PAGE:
The search for alternative fuel sources has taken mankind far and wide. It has compelled us to further advance technology so that we might one day see a world that runs on safe and clean fuel. We’re still miles away from coming to a fool-proof solution but that has only propelled experts to hunt ever deeper. Prof. Avigdor Abelson of the Department of Zoology, Tel Aviv University, and his colleagues may have just stumbled onto a solution. If successful, we should hope to see bioethanol being generated from the common seaweed very soon.
The production of bioethanol isn’t anything new but generating it from seaweed sure is. Till now, bioethanol was usually produced from feedstock. The trouble lay in the fact that large tracts of farmland were used for the purpose. This diversion of crops to make way for fuel-generating ones can drive up costs and cap food sources. Prof. Abelson and his team have thus taken to the seas and found that macroalgae or the common seaweed can be grown faster than land-based crops without posing dangers to natural habitats or hindering food production.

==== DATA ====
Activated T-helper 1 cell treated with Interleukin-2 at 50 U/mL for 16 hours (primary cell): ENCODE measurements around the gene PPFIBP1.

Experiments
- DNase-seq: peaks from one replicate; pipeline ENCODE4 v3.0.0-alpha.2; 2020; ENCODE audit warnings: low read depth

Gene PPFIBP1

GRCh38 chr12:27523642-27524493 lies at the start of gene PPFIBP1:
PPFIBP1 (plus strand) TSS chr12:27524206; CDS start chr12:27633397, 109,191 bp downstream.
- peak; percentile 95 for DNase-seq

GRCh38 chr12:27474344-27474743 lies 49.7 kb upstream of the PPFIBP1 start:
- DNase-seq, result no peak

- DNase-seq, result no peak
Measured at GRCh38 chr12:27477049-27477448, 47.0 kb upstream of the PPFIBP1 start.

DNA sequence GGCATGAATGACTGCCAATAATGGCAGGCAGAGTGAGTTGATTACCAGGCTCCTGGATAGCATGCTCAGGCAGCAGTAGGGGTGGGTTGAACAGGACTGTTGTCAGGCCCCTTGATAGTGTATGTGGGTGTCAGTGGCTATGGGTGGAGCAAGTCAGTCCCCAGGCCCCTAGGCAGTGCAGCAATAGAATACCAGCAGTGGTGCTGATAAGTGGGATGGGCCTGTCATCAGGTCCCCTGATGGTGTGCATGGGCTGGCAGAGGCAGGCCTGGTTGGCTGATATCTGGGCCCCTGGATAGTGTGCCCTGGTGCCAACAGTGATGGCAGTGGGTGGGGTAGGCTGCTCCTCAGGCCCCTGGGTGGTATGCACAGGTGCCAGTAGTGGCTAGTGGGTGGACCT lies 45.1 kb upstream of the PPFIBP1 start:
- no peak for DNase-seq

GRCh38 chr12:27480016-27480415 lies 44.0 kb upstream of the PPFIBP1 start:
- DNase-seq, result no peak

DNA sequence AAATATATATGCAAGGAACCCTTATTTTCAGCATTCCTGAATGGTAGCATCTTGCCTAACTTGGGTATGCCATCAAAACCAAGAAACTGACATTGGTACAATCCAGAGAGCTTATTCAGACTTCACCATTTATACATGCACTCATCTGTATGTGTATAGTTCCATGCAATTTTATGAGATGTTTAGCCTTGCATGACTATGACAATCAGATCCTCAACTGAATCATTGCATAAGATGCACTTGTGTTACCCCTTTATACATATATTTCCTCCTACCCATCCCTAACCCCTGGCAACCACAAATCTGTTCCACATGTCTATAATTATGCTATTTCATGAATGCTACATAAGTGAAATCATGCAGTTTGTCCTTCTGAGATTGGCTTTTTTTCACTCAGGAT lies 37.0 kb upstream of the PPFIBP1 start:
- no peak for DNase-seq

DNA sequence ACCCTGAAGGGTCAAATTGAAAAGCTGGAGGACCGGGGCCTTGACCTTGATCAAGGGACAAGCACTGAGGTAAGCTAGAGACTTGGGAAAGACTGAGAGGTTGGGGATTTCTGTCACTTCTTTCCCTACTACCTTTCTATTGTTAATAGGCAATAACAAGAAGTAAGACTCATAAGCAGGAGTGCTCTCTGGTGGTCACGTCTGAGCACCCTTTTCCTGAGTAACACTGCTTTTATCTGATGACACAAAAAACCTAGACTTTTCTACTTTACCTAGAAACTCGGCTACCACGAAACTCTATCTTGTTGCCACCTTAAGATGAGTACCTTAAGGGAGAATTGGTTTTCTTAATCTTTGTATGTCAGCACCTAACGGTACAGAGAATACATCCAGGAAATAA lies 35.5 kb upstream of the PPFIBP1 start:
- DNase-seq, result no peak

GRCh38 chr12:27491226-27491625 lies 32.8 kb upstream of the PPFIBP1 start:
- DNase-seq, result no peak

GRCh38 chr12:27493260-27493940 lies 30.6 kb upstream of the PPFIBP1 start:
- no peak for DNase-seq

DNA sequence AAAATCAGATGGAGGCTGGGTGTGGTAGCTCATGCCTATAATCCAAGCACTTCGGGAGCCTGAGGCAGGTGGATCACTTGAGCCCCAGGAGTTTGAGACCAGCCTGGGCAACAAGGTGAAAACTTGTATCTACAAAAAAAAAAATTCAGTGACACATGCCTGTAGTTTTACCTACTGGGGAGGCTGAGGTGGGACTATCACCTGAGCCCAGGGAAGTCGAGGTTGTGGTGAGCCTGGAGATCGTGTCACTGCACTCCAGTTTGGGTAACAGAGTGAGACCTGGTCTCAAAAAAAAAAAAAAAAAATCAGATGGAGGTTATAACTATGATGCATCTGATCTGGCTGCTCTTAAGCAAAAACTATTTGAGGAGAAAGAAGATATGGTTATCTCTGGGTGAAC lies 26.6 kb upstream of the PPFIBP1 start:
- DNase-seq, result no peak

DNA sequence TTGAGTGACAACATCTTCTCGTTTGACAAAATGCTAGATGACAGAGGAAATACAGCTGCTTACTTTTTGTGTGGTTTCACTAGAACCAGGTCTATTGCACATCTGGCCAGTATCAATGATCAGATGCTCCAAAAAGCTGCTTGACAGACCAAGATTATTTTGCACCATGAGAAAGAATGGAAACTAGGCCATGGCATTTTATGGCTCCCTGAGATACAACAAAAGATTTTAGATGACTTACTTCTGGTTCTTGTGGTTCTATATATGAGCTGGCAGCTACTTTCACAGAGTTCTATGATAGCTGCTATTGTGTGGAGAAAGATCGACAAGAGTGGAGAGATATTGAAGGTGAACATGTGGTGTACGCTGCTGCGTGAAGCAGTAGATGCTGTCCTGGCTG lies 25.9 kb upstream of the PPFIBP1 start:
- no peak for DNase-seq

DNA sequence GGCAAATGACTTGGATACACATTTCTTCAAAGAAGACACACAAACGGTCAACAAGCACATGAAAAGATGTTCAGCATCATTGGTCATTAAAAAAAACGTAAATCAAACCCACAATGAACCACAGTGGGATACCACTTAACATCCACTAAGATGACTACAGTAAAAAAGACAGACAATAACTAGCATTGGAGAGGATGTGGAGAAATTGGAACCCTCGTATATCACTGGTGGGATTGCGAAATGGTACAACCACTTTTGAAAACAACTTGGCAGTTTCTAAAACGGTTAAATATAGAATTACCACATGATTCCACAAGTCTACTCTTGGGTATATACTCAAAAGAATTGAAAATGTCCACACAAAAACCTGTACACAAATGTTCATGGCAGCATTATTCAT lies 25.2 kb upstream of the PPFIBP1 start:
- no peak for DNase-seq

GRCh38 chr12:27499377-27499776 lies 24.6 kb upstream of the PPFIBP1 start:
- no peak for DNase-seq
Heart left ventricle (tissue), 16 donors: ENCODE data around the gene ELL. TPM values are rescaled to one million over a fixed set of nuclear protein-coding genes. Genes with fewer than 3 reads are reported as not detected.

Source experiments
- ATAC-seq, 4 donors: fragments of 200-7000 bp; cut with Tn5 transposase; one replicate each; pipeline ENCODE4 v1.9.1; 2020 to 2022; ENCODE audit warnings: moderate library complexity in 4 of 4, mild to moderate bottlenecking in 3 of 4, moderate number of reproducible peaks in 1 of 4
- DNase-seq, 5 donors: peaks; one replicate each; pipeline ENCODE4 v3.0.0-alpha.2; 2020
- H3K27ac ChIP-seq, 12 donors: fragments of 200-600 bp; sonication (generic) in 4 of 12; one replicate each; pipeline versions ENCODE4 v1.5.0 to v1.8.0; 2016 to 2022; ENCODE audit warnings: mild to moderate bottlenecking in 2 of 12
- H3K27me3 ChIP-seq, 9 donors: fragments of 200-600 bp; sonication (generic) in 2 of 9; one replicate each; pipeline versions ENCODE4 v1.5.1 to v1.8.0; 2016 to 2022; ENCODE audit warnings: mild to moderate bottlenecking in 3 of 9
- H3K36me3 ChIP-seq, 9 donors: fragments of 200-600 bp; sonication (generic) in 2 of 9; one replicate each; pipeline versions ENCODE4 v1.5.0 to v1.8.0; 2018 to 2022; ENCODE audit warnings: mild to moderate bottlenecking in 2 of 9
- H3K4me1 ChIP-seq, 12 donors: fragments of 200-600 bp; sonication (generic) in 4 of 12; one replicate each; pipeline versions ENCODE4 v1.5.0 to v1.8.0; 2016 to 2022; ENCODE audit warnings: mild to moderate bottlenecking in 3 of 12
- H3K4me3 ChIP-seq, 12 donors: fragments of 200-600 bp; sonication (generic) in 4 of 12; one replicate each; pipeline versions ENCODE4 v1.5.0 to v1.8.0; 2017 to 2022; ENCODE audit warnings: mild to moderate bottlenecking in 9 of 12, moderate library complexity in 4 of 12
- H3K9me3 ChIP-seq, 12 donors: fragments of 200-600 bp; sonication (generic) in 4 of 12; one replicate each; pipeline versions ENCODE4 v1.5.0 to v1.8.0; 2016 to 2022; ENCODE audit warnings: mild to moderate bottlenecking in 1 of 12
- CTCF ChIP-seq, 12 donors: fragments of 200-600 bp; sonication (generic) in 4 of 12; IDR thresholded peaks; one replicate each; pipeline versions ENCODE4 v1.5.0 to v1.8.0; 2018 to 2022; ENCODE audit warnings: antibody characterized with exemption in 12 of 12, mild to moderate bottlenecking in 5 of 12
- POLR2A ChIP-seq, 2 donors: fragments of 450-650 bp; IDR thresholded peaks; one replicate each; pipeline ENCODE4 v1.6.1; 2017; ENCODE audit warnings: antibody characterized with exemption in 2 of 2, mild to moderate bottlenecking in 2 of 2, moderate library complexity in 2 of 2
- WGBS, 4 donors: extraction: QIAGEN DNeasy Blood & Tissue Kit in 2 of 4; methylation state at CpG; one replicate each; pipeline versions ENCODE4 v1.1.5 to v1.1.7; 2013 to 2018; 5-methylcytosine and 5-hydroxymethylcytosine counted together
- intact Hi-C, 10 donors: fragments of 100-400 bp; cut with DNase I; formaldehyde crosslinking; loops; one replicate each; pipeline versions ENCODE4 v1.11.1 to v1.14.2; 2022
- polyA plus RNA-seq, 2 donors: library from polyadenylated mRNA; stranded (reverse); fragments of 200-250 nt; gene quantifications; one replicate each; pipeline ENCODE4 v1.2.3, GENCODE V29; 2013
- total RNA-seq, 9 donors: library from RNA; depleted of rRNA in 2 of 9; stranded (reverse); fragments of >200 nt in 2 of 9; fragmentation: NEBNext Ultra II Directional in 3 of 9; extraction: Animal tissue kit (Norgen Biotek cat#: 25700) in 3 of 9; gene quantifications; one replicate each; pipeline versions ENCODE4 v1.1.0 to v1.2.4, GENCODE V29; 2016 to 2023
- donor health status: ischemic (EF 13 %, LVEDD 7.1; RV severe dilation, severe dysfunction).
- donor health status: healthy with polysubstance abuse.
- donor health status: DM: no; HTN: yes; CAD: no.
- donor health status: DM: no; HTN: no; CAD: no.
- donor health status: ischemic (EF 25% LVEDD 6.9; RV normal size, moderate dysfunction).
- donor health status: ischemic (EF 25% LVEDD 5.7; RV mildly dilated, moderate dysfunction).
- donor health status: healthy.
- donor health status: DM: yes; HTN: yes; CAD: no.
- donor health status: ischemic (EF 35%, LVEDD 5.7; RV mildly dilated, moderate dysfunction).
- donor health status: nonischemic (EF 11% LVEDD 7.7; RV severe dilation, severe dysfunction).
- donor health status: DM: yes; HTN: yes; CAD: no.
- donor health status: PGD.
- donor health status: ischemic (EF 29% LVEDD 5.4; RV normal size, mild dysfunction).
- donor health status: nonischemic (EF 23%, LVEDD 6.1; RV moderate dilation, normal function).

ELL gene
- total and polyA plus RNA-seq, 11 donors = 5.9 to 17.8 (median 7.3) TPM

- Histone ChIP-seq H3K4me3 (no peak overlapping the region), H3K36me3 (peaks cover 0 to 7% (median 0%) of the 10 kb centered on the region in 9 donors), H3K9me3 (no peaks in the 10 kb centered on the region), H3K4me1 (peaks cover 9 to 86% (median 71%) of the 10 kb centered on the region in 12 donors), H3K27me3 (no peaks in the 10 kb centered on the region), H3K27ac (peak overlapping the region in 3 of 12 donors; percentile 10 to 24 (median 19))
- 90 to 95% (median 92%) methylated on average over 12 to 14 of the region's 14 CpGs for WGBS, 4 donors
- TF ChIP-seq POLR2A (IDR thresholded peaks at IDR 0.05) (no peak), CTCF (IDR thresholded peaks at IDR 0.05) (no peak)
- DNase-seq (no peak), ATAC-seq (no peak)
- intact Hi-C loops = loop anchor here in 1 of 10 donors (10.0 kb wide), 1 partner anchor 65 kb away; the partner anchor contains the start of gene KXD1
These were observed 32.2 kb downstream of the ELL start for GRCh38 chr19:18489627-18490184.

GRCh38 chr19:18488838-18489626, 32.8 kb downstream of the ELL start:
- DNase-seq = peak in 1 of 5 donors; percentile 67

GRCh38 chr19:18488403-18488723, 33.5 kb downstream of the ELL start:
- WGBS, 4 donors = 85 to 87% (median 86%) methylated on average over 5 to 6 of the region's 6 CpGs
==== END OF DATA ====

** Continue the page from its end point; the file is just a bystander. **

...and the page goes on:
The seaweed solution serves a two-way purpose: not only can it be used as the basis for bioethanol production, but it can also help absorb excessive nutrients from water that are left behind by aquaculture or human waste. The researchers are of the view that harvesting seaweed could also reverse the trend of eutrophication currently seen in many coastal regions.
Combined Aquaculture Multi-Use Systems or CAMUS is the system being developed by these researchers to promote the growth of seaweed. To ensure successful production of bioethanol, they’re working to increase the levels of carbohydrate and sugar of the macroalgae. If the team is successful, the simple seaweed could soon become a major source of bioethanol which can then be used to drive our automobiles and machines.